There is no fundamental policy shift over the past 23 years taken by the democratic state that was as a result of the intervention of the league. Even the areas which stir the youth, such as higher education, were championed more by the likes of the SA Students’ Congress than by the league. It failed to lobby for the simplest of things, such as the provision of sanitary towels for young women, or even the realisation of free education for all. Its a shame what picture the league has painted about its mission for existence.

Young people in the mould of the now defunct SA Students Organisation, and even the SA National Students Congress were known for high-level policy articulation in the build-up to freedom. While contributing to the shaping of ANC policy and dialogues towards a free society and the achievement of the National Democratic Revolution, the current youth league is yet to release a single policy position worth looking at. It has instead mastered the art of public insult as a modus operandi of discourse and engagement. This is why they were caught napping by the uprisings of #FeesMustFall – the only recognisable student struggles worthy of note since 1976.

The league and, indeed, the entire progressive youth alliance were found napping – even worse, it had a pathetic response to this crisis, even seeking to hijack it as their own. Everyone knows this struggle had nothing to do with them but was as a direct consequence of the vacuum the ANCYL has created over the past 23 years. The league had a golden opportunity since the passing of the free education resolution of the ANC conference in Polokwane. It squandered this by never raising the issue with the ANC about implementing this.

Nine years later they are so blinded by their support for President (Jacob) Zuma that they failed to make him implement the simplest of resolutions – free education for all. That is why they have become irrelevant to the majority of young people. Quite frankly, this lot has betrayed its mission fundamentally.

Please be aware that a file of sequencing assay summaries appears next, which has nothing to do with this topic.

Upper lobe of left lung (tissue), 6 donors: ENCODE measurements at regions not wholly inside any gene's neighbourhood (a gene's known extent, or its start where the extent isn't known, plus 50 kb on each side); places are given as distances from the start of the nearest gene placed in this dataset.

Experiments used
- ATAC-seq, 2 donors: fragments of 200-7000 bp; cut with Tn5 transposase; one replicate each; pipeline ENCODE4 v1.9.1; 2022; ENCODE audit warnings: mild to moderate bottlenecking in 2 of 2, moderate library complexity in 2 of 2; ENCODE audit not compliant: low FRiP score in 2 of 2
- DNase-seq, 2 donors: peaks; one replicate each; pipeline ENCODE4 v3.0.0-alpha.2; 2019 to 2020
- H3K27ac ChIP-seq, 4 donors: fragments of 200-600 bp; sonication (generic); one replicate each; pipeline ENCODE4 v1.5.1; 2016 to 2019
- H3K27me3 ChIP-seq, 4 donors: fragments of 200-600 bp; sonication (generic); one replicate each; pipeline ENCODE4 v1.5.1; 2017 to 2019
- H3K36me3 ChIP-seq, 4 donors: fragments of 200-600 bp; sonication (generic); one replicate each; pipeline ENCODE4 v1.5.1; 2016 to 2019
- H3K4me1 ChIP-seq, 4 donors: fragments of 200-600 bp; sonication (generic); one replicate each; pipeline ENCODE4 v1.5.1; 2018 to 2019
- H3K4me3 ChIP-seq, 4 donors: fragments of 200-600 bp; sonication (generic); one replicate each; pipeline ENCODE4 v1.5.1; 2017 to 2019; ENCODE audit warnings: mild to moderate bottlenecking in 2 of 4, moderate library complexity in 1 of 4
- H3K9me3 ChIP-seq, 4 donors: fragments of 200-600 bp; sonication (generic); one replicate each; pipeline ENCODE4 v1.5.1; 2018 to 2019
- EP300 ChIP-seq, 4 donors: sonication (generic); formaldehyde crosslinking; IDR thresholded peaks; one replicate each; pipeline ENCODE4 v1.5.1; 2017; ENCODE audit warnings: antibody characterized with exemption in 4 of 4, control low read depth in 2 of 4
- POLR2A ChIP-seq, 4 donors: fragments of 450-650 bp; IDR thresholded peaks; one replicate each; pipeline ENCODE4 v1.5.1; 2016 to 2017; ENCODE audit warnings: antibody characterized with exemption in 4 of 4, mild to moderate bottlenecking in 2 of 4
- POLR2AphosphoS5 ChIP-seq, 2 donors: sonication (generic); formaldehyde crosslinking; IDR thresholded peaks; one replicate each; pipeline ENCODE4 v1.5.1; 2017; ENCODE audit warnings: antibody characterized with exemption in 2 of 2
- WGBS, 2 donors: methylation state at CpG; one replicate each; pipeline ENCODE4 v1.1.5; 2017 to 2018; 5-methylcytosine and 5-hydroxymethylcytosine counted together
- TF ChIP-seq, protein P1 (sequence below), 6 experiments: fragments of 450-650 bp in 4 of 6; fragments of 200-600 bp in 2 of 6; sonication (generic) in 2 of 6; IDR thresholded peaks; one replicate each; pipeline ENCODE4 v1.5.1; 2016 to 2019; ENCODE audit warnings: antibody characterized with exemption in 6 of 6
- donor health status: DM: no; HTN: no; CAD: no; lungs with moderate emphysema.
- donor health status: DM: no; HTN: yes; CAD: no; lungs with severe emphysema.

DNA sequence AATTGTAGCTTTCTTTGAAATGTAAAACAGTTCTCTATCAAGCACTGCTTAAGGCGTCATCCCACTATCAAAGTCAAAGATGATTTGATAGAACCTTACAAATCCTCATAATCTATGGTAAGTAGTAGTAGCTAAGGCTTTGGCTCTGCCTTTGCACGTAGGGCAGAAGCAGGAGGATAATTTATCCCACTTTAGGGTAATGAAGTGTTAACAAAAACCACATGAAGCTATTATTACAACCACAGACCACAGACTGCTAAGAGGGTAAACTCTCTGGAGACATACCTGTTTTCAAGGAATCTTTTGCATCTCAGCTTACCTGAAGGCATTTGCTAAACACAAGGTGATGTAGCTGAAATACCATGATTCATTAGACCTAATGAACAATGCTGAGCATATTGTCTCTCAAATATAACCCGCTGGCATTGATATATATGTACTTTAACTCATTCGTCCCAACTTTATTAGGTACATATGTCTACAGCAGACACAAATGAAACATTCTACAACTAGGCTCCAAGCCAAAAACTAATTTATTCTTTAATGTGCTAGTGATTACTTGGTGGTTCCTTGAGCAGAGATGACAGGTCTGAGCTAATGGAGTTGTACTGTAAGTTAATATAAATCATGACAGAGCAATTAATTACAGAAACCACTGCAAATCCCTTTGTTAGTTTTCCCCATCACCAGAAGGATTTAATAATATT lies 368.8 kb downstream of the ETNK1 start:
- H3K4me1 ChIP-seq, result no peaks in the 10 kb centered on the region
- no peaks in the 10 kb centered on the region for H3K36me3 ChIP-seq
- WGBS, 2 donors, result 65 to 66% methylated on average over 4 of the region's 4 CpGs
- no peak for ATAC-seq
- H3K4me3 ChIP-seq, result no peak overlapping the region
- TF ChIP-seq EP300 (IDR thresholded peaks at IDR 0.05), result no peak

It is not necessary to speak of how captured this generation is. The ANC leadership in general is also to blame as it created no environment for a dynamic and radical youth league to flourish and saw it as voting cattle. When the current leadership was elected, Zuma and (Cyril) Ramaphosa gave them marching orders to defend the ANC as if that is the only thing they are good for. They didn’t inspire them to emulate the generations that came before them.

If they did, that would have seen the youth demand this current leadership step aside and install leaders with a better vision to rescue the liberation movement from the clutches of its current loss of legitimacy in the eyes of the people whose expectations are dashed daily. One hopes the 41st anniversary of the 1976 uprisings will reignite youth leaders who can rediscover their mission and fulfil it for the sake of our future.

* Tabane is Author of Lets Talk Frankly and Host of Power Perspective on Power 98.7 Sundays to Thursdays 9pm to 12am

** The views expressed here are not necessarily those of Independent Newspapers.

Sunday Independent